Although the great man is no longer with us in real life, Carl Sagan's legacy of popular scientific interest was hugely influential during the latter years of the last century. He was a man of paradox. Openly critical of idea-based conjecture, he even attacked Pluto whom he considered to be 'artisan', yet in considering the moons of Saturn he was one of the first to suggest that Europa could possibly support life and that oceans may exist on Titan. His popularity was earned through publication of the book Cosmos and successful documentary of the same name, and the subsequent science fiction novel Contact which became an award-winning film.
Carl Sagan was a supporter of skepticism and wary of any bridge between science and art, but he was nevertheless ambivalent on the subject of faith. His beliefs seemed to extend to a reluctant acceptance that some form of creationist intellect was likely to exist. In terms of spiritual connections with scientific quest, he made his case clear, saying, "Science is not only compatible with spirituality; it is a profound source of spirituality. When we recognize our place in an immensity of light-years and in the passage of ages, when we grasp the intricacy, beauty, and subtlety of life, then that soaring feeling, that sense of elation and humility combined, is surely spiritual."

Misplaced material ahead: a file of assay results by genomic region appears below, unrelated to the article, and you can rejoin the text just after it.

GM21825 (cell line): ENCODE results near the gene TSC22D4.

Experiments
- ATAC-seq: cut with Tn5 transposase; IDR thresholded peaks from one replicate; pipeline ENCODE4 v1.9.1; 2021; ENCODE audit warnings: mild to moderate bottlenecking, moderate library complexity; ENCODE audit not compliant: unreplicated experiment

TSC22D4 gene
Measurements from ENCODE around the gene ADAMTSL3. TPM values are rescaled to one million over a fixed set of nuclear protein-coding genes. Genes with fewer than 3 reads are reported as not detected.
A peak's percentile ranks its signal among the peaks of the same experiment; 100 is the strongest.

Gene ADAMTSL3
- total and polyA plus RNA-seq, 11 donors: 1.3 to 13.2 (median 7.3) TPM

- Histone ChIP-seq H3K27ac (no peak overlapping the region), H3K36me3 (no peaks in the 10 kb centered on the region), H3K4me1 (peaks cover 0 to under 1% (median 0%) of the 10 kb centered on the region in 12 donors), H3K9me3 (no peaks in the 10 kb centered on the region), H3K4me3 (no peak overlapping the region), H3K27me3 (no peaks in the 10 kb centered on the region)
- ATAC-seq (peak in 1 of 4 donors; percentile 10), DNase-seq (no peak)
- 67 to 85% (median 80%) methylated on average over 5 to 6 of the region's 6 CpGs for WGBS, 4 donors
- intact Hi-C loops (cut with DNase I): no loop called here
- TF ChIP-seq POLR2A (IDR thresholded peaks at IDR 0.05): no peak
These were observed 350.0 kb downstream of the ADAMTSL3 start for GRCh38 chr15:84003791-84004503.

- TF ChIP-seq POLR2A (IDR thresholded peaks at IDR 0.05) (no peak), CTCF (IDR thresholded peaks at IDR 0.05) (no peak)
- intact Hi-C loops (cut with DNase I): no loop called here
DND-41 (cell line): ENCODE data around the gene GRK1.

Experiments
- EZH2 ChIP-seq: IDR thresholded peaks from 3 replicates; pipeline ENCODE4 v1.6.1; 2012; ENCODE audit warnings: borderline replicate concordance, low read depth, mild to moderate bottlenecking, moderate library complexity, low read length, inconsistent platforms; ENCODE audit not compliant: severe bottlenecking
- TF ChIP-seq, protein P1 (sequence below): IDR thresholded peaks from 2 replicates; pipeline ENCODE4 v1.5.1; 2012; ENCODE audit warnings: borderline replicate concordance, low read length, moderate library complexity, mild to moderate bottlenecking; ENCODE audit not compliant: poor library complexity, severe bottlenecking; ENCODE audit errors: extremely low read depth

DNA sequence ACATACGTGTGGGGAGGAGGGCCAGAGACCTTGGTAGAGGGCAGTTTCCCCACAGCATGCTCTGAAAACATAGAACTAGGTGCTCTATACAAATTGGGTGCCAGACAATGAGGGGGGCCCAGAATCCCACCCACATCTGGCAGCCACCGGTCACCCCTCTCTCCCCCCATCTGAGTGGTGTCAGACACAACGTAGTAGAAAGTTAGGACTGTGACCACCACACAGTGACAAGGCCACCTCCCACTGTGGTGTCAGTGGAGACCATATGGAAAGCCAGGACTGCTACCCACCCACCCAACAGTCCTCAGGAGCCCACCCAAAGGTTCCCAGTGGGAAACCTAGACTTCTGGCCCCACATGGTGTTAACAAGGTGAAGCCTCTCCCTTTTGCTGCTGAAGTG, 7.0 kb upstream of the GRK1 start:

In the course of his notably public career Carl was influential in modernising the public perception of science and bringing the expansive universe to our attention. He worked with Stephen Hawking and Arthur C. Clarke, writing an introduction for A Brief History of Time, and advising on extraterrestial reference in the making of 2001- A Space Odyssey. Carl Sagan was extremely skeptical concerning the existence of UFOs, again illuminating the juxtapositions of this man of eternal paradox who brought the light of science to so many lives. He died in 1996, a year before his film Contact was released.